Actor Sam Waterston pitches ocean conservation

By Sabrina Caserta

January 28, 2015, 03:27 pm

Photo courtesy of Oceana
Photo courtesy of Oceana

Actor Sam Waterston says he hopes lawmakers will take steps to conserve the waters of the Eastern Seaboard, calling it his “pet” project.

The veteran actor and star on HBO’s “The Newsroom” was in Washington on Wednesday for Oceana’s Meet and Greet event, where members of the ocean conservation group met with lawmakers and supporters.

“My pet thing, what I would like to happen in the United States would be to do sensible conservation and restoration of the Eastern Seaboard where I grew up,” Waterston, an Oceana board member, told The Hill.

“I grew up next to the sea, and I was as shocked as anyone else when the cod disappeared from the Northeast, everywhere, which had been there for hundreds of years. They still haven’t come back,” he added.

The event was held at Oceana’s D.C. headquarters. Among those in attendance was Sen. Sheldon Whitehouse (D-R.I.). The senator, who says he is a huge fan of “The Newsroom” chatted up Waterston, his fellow Ocean State native, and delivered remarks to the gathering.

Whitehouse said the “big challenge” in addressing climate change and its effects on the ocean was swaying Republican lawmakers.

“They’ve got to change. We’re on the right side of this issue; we’re on the right side of history,” he said.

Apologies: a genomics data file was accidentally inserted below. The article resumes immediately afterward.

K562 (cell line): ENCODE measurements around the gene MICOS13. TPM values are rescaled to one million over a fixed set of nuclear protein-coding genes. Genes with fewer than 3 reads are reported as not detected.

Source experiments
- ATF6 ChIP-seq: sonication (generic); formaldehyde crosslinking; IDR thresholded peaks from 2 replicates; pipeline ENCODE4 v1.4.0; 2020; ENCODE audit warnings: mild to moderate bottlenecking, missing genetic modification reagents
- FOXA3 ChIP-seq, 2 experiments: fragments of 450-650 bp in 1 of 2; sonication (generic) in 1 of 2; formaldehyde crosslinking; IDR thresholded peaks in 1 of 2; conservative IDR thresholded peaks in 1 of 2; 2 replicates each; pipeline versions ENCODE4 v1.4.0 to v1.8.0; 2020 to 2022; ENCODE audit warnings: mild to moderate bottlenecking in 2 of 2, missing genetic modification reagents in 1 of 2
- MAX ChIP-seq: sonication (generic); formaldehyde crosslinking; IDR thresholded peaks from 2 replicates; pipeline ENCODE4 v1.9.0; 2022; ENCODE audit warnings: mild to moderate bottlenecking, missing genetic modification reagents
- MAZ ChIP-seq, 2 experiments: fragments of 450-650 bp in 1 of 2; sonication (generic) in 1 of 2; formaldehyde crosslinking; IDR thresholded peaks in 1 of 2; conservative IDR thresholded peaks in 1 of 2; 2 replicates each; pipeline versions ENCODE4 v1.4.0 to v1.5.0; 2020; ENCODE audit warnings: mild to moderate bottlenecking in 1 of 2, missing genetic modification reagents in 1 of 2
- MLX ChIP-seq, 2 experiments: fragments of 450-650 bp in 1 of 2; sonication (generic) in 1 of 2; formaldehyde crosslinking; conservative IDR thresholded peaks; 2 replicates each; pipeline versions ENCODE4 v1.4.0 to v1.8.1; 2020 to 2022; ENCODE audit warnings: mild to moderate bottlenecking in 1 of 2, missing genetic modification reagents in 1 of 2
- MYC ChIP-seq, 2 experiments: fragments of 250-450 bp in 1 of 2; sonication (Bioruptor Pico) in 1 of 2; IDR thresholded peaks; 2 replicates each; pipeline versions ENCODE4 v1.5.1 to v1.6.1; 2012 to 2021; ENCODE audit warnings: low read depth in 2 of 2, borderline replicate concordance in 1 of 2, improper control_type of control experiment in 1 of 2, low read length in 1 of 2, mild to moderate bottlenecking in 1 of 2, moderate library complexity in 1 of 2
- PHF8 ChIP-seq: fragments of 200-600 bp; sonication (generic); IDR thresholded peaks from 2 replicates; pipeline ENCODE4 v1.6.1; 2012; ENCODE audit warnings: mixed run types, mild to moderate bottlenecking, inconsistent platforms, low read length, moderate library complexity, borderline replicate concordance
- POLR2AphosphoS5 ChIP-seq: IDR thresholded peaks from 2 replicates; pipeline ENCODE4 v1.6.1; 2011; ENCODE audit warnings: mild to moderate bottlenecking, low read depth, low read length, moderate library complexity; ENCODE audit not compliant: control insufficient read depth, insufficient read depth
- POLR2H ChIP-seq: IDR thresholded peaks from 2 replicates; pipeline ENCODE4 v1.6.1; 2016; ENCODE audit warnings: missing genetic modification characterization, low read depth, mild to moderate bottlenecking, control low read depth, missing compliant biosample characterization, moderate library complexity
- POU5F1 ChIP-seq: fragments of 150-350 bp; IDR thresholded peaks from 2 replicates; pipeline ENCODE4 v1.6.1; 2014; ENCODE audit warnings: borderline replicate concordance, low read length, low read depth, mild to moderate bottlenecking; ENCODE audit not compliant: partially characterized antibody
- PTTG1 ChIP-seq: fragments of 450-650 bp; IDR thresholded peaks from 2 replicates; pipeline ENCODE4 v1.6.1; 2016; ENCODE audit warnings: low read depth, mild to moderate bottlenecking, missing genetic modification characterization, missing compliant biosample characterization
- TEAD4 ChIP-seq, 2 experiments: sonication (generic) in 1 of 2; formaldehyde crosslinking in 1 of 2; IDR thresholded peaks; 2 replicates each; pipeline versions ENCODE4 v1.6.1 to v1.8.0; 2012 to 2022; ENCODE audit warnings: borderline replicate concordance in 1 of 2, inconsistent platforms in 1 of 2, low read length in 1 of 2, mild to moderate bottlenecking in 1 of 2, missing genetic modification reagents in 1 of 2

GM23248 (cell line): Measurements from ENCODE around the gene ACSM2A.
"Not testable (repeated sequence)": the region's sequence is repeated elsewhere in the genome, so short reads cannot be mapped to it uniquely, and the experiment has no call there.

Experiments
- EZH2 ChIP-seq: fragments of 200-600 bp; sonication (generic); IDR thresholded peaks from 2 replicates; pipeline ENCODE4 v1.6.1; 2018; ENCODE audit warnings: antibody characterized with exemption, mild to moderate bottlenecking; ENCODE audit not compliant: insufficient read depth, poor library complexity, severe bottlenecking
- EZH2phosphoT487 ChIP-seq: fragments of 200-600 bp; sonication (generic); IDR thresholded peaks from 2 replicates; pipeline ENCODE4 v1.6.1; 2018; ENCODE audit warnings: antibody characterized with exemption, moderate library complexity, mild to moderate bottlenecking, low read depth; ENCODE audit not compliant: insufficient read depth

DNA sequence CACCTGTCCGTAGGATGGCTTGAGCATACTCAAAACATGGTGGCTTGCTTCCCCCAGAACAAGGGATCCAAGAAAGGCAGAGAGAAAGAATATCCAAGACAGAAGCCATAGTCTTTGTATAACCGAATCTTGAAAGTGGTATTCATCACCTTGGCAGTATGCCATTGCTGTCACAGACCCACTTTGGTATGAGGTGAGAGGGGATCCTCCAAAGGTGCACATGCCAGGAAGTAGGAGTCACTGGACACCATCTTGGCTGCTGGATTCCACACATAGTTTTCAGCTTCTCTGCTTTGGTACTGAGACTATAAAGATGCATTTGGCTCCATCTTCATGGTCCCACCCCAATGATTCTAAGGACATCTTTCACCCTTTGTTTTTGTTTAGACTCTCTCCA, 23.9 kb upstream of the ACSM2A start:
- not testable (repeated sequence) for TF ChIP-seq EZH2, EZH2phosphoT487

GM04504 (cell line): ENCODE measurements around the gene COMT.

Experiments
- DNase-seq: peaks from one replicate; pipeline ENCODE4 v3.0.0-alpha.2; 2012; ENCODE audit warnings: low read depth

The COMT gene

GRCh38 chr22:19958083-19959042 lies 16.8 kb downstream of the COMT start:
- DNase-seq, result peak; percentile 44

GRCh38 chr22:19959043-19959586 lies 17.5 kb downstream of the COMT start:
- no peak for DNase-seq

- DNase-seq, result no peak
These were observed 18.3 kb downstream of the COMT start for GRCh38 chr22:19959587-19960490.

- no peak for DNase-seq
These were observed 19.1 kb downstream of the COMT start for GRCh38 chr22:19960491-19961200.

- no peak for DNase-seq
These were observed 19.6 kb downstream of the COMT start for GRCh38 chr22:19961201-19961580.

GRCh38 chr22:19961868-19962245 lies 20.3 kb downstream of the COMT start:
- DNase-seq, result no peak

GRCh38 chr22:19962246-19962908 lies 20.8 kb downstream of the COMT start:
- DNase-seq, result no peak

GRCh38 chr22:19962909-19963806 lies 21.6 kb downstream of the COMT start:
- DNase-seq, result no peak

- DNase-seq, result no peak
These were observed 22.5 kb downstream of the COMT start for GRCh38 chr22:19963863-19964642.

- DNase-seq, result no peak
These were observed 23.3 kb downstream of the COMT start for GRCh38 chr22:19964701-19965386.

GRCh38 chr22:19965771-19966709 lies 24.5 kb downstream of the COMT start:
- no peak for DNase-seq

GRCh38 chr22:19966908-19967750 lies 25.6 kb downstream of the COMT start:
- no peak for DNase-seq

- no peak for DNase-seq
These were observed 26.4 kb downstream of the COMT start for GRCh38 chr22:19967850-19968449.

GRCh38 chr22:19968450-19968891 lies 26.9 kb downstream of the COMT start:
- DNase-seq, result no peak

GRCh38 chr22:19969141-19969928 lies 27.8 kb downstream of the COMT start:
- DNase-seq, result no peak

Waterston is currently rehearsing for a production of Shakespeare’s “The Tempest” that will be performed in June in New York City’s Central Park.

The Hollywood star said he travels back and forth frequently to D.C. for Oceana’s board meetings. When in the area, he enjoys catching up with old friends and visiting his favorite spot in the city.

“Well for years and years and years and years, anytime I was here, no matter what the weather was or what time of night, I would go to the Lincoln Memorial and read Lincoln’s two speeches that are carved on the wall, out loud. Whether there was anyone there or not, because I played Lincoln a few times,” Waterston explained.

“I’ve read a lot of history and that place and those speeches … if you read those out loud at a quiet time of day, the building shakes. I recommend it to anyone who doesn’t know what to do with themselves in D.C.”

Asked if Lincoln is his favorite president, Waterston replied, “Yeah, probably, except for maybe the current president.”

This article originally appeared in The Hill 

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Author: sabrinacaserta

Sabrina Caserta, born and bred in Bronx, New York, is a freelance reporter whose work has appeared in the New York Daily News and Street Sense- a homeless-run street paper located in the District. As a member of Roger Williams University’s class of 2016, Sabrina studied Journalism and Political Science. This fueled her passion for social justice reporting, including issues of homelessness, institutionalized racism, poverty, education and the environment. She also served as the Project Director of the nation-brand initiative, The Re:Imagine Jamaica Project, and as a Resident Assistant for three years. As an avid reader, health enthusiast and travel addict, Sabrina enjoys yoga, cooking and writing in her spare time. She aspires to one day be an investigative journalist and travel the world. Twitter: @sabrinacaserta Email: sabcaserta AT gmail DOT com

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